With all of the face time Gov. Bobby Jindal has been getting lately -- his knee-slapping appearance on The Tonight Show with Jay Leno, his explanation of intelligent design as science on Face the Nation, and his PSAs on LPB recounting his fond memories of watching Sesame Street as a kid - he's been quite the busy wunderkind, which might explain why he won't veto the recent pay raise the Legislature voted itself that will double its current salary. There's been a statewide firestorm stoked by Louisiana voters over the lawmakers' pay raises -- fueled by both the left and the right -- and Jindal's repeated refusal to veto it (even though he says he disagrees with it).
Meanwhile, the national media has tended to focus on Jindal's ethics reforms and his chances as John McCain's VP. But a New York Times piece today lays out how Jindal has ignored his own campaign pledge to prohibit state lawmakers from giving themselves a pay raise and how it has affected his base as well as his image as a reformer.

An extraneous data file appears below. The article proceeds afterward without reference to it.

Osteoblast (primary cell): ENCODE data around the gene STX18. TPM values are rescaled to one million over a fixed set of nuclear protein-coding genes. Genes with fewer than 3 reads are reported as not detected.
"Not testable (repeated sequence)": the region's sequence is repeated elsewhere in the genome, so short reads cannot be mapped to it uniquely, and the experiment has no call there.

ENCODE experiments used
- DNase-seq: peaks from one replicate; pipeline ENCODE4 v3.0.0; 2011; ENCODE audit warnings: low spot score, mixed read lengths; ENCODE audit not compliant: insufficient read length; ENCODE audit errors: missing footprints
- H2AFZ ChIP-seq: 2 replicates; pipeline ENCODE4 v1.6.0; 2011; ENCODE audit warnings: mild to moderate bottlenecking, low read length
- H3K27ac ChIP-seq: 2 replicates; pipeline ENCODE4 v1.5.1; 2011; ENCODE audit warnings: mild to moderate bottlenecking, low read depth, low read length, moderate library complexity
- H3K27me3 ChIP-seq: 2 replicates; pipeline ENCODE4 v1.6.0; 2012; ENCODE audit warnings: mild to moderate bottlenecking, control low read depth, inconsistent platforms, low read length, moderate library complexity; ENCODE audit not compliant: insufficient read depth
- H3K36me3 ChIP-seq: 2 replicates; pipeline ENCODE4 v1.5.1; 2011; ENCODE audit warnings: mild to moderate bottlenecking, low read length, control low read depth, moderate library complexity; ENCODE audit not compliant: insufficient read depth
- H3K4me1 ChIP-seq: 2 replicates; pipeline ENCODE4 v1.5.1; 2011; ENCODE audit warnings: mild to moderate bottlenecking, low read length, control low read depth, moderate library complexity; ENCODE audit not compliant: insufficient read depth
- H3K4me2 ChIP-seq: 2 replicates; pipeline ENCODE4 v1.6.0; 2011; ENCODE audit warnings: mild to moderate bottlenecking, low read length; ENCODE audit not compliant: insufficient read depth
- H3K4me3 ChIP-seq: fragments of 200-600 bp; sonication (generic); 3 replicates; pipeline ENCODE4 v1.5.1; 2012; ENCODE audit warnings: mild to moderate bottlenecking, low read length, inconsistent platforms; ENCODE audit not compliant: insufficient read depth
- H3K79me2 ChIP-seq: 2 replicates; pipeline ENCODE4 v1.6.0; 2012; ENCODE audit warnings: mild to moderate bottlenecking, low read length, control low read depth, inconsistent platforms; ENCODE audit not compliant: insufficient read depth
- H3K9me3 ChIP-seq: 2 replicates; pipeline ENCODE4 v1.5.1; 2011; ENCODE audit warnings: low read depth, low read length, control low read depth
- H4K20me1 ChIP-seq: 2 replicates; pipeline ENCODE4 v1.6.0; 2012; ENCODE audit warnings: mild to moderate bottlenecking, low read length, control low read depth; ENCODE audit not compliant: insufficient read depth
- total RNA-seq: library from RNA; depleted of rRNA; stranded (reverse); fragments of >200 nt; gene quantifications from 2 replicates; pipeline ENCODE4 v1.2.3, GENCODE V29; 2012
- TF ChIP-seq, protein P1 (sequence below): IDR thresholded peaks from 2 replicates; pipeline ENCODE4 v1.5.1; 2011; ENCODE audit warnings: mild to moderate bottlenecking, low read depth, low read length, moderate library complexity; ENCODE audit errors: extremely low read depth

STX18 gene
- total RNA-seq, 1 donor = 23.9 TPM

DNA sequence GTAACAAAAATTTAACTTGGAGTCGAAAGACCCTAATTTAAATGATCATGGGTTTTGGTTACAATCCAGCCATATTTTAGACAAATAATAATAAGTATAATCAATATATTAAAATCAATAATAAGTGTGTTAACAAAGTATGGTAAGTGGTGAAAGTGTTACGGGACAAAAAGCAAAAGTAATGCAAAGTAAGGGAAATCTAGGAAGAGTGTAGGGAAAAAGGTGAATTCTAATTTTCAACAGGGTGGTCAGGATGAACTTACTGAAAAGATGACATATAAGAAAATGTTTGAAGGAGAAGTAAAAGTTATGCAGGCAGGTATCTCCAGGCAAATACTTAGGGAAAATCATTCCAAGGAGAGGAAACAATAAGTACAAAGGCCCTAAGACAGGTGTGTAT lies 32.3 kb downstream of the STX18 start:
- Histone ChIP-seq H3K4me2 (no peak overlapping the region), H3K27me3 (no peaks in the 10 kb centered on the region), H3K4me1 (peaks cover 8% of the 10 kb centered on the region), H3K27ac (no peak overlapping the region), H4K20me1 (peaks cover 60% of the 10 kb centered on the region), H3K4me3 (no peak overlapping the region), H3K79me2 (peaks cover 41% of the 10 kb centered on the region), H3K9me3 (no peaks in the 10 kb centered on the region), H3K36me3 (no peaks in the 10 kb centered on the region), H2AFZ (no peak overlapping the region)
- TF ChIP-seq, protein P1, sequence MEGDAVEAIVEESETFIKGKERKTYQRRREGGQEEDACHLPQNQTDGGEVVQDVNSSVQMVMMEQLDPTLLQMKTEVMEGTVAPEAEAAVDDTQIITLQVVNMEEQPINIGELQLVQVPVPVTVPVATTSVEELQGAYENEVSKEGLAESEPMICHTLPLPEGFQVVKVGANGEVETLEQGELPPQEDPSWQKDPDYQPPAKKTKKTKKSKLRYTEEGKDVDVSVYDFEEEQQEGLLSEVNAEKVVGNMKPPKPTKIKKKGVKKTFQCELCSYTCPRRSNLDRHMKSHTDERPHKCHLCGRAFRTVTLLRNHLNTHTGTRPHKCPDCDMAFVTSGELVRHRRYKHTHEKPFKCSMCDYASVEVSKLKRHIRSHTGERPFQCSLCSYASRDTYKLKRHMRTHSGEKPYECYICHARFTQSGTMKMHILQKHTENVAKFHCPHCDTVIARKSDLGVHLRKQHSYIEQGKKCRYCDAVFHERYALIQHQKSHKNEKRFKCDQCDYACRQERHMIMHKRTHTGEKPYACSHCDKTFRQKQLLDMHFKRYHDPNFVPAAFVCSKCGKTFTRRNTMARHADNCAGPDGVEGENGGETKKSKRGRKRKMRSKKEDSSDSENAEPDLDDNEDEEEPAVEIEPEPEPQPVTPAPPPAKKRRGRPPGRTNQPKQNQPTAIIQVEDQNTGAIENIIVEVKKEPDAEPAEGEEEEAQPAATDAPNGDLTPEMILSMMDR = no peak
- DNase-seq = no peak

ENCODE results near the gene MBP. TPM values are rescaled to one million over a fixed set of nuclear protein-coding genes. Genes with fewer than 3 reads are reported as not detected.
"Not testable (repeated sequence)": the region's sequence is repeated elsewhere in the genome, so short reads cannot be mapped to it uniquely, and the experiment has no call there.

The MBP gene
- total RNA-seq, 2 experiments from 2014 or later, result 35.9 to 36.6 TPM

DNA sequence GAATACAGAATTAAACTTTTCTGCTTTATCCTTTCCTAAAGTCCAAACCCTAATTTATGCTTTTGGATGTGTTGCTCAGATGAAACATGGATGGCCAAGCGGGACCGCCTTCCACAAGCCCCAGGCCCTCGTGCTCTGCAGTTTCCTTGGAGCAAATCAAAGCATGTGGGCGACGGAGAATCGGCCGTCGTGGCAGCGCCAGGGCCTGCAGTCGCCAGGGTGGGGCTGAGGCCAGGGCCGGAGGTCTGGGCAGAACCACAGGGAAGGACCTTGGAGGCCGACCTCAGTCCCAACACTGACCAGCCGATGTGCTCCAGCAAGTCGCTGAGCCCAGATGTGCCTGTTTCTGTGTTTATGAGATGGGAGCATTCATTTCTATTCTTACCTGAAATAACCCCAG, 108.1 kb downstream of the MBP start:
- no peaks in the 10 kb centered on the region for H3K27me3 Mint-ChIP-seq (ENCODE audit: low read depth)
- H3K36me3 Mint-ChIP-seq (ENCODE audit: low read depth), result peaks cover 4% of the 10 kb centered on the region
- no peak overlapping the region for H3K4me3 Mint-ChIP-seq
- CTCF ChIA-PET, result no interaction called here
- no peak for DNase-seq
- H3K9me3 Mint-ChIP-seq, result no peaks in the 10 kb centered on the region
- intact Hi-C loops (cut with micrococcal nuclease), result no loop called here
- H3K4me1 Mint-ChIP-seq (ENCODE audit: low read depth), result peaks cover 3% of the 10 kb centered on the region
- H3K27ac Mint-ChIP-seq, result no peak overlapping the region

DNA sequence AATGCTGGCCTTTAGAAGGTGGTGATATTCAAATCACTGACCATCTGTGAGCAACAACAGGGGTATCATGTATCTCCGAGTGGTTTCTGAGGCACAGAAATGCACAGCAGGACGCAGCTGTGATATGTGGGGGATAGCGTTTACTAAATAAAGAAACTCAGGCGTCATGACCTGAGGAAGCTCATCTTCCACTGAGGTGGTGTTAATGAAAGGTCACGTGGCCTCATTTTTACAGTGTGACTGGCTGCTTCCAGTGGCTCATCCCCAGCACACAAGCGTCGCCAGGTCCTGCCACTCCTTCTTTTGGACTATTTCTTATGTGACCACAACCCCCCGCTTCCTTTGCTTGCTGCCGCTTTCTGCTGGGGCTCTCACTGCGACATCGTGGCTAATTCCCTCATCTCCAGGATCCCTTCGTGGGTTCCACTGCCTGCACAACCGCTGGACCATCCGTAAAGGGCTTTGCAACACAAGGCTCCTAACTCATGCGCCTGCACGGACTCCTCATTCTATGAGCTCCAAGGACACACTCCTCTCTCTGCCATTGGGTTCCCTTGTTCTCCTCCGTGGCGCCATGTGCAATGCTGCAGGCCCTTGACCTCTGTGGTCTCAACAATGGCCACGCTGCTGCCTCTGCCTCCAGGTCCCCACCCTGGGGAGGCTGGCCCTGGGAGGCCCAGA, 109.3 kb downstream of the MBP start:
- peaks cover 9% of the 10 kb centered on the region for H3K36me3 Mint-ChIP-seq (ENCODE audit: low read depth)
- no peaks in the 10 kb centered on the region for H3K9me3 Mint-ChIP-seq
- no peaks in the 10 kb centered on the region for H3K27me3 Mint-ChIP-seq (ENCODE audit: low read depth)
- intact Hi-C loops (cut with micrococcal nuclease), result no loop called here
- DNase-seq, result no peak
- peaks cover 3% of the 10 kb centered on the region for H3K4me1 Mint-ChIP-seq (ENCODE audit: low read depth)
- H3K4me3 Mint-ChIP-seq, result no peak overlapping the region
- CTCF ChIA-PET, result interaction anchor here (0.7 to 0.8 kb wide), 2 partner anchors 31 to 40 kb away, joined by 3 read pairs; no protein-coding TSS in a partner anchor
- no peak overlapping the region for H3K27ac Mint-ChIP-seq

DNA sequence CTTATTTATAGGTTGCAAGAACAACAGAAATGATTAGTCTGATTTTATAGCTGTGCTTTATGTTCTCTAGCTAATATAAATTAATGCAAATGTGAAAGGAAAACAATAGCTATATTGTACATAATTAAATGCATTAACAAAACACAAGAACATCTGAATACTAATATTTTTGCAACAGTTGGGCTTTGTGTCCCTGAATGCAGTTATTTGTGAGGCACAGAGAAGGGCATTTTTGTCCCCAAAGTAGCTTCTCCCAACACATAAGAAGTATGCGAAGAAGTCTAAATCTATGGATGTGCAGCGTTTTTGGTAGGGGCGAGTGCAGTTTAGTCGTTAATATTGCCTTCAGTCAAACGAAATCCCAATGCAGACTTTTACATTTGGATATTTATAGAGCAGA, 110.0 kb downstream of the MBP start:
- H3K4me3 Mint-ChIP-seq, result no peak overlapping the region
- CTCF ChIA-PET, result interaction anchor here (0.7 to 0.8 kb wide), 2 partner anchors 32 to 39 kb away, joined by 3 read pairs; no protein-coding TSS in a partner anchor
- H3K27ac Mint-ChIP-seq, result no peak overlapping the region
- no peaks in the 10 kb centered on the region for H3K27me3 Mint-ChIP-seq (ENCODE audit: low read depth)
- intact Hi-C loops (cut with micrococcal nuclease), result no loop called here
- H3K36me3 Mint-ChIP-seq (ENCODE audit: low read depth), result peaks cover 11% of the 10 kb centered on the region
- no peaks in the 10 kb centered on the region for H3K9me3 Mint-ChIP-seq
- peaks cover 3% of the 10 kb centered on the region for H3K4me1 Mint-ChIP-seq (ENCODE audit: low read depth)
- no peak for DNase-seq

Is it a crime for citizens to photograph, video, or take notes of a police officer in the line of duty, or a right protected by the First Amendment of the U.S. Constitution? Locally, such activity, as witnessed recently, will at the very least result in a night spent behind bars.
David Calhoun and Elizabeth “EB” Brooks are the first two employees of Lafayette Central Park Inc., the nonprofit charged with turning Lafayette Consolidated Government’s 100-acre Johnston Street Horse Farm property into a passive public park. Calhoun was named executive director, and Brooks is director of planning and design.
Episcopal School of Acadiana’s Dr. Joshua Caffery, chair of the school’s English Department, is headed to Washington, D.C., and the Library of Congress as the latest winner of the Alan Lomax Fellowship in Folklife Studies.